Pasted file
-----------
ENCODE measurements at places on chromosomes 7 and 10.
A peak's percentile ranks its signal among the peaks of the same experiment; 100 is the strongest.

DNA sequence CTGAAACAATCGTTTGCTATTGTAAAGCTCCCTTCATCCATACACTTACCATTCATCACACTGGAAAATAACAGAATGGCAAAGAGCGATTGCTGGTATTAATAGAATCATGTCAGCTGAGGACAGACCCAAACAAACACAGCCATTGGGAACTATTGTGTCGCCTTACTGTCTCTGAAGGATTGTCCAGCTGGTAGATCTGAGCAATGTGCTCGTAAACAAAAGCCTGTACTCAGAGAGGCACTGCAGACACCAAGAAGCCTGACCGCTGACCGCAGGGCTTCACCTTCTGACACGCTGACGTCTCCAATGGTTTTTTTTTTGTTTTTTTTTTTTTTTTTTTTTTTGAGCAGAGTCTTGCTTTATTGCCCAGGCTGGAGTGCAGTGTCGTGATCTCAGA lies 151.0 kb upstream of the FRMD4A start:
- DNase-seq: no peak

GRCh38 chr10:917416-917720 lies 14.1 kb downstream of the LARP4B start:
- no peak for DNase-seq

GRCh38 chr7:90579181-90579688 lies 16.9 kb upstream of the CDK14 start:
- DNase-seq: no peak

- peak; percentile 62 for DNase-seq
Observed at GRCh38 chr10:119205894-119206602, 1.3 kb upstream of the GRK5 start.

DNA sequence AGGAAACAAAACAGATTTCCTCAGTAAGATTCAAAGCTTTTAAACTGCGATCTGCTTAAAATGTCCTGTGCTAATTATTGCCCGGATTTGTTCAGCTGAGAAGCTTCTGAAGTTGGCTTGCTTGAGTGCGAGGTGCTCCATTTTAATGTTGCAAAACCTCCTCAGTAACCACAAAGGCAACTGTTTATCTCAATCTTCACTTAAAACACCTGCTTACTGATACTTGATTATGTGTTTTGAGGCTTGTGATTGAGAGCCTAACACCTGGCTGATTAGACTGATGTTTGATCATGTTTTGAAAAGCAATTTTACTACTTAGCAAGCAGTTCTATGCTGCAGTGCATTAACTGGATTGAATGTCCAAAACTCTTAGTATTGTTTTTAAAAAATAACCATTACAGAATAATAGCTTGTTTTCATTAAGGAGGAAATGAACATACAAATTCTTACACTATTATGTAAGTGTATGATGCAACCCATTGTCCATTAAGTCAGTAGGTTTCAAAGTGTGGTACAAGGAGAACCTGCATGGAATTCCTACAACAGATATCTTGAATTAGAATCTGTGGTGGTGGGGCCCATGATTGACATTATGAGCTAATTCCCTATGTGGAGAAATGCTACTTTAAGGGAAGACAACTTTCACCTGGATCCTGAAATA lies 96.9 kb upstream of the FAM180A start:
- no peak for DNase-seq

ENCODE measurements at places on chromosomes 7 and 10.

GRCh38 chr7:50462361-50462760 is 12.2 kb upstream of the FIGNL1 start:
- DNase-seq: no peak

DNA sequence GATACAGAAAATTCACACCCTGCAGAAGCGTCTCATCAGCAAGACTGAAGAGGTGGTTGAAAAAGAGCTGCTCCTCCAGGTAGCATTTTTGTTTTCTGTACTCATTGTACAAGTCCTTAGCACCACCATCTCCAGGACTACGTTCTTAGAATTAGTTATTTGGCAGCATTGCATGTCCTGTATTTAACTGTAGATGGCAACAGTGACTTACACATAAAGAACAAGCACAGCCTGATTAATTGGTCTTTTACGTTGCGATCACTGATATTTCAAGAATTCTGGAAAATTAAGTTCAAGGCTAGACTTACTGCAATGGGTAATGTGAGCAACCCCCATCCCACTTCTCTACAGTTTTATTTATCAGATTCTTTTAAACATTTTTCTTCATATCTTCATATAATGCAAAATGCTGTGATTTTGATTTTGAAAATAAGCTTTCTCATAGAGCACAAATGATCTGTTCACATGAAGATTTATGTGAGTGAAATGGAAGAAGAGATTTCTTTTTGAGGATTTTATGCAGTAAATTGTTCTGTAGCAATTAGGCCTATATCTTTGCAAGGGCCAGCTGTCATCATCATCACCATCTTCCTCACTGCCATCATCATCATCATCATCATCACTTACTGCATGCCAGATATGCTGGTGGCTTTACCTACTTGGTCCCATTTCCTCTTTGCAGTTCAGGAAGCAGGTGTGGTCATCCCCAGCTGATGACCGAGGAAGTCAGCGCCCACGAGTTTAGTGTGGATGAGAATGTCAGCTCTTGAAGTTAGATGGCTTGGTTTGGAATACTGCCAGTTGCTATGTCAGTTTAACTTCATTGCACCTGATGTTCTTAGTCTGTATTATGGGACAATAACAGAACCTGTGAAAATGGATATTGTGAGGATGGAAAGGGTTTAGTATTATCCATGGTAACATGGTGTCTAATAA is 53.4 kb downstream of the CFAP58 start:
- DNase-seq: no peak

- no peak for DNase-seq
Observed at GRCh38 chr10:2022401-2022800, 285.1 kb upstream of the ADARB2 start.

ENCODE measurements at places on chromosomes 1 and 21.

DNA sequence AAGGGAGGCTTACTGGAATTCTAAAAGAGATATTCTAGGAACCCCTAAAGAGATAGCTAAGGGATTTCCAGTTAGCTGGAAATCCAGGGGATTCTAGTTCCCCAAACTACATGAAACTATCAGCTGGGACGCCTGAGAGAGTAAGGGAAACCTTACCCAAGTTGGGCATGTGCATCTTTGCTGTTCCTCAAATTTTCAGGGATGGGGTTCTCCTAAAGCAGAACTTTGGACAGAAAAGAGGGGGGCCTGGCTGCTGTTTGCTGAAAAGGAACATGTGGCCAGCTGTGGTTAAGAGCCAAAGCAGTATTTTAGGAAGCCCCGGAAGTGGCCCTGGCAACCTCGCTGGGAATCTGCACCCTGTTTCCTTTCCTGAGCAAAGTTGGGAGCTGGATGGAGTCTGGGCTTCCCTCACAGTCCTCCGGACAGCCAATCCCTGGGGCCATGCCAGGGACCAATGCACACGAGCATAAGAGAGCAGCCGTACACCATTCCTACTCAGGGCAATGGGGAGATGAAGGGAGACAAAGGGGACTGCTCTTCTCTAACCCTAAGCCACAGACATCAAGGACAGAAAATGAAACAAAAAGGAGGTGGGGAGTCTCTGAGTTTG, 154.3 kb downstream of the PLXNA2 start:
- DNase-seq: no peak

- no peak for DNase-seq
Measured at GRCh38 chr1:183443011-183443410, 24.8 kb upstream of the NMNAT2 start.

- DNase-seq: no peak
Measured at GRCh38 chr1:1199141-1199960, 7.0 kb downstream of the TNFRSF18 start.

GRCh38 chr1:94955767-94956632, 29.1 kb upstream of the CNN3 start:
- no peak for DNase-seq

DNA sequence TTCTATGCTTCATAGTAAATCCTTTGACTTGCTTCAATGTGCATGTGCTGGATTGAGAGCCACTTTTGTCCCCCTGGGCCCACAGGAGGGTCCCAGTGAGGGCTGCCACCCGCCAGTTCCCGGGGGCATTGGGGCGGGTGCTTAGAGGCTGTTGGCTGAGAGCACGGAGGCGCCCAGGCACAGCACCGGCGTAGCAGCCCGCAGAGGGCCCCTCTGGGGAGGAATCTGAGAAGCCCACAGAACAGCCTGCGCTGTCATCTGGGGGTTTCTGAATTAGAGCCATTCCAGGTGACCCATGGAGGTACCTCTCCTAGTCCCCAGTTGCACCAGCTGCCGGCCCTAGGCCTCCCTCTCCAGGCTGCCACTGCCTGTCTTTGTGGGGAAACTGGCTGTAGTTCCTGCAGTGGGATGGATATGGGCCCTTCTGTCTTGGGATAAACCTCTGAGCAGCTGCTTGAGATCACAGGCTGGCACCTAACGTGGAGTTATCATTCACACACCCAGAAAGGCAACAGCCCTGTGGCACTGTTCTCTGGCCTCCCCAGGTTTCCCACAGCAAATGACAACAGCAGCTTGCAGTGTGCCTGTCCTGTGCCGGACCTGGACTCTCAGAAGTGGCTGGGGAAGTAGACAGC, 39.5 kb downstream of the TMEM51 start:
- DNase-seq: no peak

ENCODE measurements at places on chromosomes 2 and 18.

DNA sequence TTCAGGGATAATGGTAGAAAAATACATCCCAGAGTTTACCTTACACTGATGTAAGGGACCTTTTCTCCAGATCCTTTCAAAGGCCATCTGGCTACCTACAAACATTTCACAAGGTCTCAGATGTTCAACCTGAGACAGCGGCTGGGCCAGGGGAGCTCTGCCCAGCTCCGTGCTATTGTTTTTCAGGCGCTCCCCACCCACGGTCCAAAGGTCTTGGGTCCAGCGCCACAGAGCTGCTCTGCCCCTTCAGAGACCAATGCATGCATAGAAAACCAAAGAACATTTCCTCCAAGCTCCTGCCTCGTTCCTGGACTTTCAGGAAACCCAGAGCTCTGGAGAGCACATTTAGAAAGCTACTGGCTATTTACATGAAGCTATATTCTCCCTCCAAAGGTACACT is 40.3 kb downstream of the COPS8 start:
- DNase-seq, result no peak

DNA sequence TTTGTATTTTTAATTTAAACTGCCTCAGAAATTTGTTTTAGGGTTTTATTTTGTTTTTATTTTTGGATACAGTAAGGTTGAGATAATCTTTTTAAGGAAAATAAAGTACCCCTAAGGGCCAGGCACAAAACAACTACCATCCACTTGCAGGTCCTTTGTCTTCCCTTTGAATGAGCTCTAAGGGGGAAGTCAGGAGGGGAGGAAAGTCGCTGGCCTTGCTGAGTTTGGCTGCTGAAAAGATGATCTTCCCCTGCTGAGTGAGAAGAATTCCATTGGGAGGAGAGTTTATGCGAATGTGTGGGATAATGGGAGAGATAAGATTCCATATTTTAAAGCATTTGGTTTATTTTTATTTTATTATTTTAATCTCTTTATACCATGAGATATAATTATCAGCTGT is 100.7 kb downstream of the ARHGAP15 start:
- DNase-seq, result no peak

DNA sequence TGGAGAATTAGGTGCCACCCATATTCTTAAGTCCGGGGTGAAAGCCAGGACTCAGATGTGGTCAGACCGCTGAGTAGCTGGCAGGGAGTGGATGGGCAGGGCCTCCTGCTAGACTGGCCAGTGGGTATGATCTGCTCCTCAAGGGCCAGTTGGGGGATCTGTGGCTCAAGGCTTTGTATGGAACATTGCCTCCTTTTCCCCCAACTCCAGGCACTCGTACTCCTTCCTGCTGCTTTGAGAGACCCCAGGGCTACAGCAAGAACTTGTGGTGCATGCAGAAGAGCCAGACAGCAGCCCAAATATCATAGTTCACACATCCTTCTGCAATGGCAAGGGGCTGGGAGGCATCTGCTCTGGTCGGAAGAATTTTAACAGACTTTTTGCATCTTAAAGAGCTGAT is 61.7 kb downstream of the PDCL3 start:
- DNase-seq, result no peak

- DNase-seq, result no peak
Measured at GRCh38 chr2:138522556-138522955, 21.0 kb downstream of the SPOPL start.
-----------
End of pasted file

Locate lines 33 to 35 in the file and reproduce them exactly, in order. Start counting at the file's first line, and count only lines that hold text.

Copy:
- DNase-seq, result no peak

DNA sequence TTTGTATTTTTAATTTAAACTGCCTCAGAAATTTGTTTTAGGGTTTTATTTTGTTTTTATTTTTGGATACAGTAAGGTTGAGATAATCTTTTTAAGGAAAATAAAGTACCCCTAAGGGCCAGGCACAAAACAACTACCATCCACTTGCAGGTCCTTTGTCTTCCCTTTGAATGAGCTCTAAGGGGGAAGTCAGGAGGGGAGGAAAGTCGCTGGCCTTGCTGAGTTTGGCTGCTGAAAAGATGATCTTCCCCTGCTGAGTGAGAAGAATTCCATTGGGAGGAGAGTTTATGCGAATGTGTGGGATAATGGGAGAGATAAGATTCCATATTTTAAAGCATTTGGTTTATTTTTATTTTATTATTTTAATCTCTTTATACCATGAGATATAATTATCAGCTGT is 100.7 kb downstream of the ARHGAP15 start:
- DNase-seq, result no peak